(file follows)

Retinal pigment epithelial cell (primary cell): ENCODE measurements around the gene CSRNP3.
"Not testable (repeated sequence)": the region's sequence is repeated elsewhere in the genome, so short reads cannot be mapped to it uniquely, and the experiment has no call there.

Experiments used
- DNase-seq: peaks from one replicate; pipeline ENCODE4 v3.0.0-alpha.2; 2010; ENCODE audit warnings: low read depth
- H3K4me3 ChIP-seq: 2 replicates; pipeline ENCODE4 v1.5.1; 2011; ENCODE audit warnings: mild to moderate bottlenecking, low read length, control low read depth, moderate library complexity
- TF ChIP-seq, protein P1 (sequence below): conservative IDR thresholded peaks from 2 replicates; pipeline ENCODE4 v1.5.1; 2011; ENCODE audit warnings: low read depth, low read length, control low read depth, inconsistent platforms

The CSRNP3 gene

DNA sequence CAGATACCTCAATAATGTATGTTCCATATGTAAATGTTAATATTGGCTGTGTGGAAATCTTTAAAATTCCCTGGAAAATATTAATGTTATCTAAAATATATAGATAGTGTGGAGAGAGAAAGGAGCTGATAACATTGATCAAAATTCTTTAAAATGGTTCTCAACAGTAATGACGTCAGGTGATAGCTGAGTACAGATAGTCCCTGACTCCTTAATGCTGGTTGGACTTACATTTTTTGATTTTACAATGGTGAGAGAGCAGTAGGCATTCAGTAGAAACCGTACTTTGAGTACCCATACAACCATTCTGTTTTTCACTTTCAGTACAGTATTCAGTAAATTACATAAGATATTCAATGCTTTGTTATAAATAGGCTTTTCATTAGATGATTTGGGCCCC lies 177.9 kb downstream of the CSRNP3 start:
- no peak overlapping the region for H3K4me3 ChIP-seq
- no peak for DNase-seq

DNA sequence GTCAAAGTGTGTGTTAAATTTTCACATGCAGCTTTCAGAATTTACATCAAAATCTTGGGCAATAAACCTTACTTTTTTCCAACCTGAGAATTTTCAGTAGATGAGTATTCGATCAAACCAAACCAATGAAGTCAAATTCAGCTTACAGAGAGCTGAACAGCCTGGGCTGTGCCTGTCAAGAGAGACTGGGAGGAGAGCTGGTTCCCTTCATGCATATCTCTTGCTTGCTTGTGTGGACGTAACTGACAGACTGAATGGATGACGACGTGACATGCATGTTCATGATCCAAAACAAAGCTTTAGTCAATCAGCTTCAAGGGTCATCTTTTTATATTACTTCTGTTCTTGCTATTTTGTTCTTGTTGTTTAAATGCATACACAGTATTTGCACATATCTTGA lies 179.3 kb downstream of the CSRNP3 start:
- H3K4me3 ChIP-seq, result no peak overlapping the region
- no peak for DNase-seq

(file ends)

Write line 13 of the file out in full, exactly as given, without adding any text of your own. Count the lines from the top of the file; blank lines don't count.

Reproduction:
- no peak for DNase-seq